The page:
5. Monitoring

In order to be an effective instrument the Declaration will need to include monitoring mechanisms. The purpose is to provide an incentive and encouragement to States to implement the obligations they have
undertaken, giving them support and expert help where needed, for example through National Plans of Action for Human Rights Education. It would also allow NGOs, associations of professional groups, and other civil society organisations to be involved in the monitoring process (e.g. through consultations, shadow reports, etc.). The Declaration could include an article that stipulates that States Parties need to report on the status of human rights education when reporting to the monitoring bodies of the main human rights treaties. It is also worth considering to include human rights education in the Special Procedures by either expanding the mandate of the Special Rapporteur on the Right to Education or by establishing a Special Rapporteur on (the Right to) Human Rights Education.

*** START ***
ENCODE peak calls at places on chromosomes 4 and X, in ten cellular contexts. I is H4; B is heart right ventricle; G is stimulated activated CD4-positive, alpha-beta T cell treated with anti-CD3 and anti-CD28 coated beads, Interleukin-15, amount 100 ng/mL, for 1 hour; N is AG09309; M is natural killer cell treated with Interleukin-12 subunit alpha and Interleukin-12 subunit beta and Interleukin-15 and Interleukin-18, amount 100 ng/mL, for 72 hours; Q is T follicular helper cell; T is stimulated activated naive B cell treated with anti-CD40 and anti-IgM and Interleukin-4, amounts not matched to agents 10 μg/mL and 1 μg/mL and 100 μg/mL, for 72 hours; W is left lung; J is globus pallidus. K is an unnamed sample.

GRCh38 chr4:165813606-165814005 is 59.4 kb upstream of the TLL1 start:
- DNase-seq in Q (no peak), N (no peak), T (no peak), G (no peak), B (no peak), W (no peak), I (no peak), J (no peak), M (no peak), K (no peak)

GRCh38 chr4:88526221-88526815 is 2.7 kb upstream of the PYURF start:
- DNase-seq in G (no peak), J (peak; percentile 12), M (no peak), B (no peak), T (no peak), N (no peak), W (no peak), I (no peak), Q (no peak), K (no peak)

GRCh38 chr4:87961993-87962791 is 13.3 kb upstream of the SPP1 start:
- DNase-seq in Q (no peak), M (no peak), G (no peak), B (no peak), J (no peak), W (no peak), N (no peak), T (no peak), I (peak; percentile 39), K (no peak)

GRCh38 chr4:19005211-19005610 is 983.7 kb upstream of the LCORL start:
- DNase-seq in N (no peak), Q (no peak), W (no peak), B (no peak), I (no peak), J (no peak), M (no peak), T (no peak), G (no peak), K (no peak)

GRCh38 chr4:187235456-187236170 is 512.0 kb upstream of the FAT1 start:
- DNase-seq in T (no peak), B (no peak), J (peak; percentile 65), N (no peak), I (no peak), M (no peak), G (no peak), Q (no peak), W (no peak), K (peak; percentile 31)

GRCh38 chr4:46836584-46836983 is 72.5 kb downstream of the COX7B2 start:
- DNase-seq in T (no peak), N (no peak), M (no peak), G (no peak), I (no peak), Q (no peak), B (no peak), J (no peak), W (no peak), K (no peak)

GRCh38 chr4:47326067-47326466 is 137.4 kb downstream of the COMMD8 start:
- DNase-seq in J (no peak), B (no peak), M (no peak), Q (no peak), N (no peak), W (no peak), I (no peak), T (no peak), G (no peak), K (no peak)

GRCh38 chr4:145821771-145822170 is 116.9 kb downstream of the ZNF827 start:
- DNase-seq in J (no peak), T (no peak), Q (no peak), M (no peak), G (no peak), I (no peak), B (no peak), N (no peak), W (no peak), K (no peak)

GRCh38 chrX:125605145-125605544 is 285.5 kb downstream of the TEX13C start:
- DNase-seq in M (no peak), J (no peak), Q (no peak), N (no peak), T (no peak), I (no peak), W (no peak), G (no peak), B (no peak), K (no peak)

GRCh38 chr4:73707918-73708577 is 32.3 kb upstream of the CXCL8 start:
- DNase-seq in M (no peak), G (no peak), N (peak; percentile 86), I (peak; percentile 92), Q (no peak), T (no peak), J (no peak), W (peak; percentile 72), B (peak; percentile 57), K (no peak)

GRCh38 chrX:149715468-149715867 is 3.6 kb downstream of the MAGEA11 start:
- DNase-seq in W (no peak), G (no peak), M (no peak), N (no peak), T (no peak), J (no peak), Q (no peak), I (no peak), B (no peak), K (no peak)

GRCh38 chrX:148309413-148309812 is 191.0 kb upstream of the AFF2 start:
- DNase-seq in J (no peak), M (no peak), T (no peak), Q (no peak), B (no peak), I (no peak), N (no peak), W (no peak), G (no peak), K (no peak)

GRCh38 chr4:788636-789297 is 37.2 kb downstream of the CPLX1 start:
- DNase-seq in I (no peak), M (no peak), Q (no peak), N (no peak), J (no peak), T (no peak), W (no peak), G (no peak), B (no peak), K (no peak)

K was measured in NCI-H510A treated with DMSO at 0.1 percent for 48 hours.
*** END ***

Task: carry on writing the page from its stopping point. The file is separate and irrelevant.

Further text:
6. Standard-setting

A Declaration would provide an opportunity to set and develop standards and practices in human rights education around the world by including benchmarks and indicators. This could go hand-in-hand with making more resources available for research and evaluation in order to measure progress.

7. Recognition and support for civil society organisations and other stakeholders

An instrument such as the Declaration that recognises the importance of human rights education and training would be a clear boost in morale of educational agencies, NGOs, professional associations and others working in this field. A Declaration could serve as a powerful tool for lobbying and advocacy, and a means of attracting financial resources from private sources as well as by governments. In Member States that have not ratified or signed the main human rights treaties, a soft-law instrument like a Declaration could provide legitimacy to civil society organisations involved in human rights education and training.

The Drafting Group is expected to meet again in January 2009 during the next session of the Human Rights Council Advisory Committee.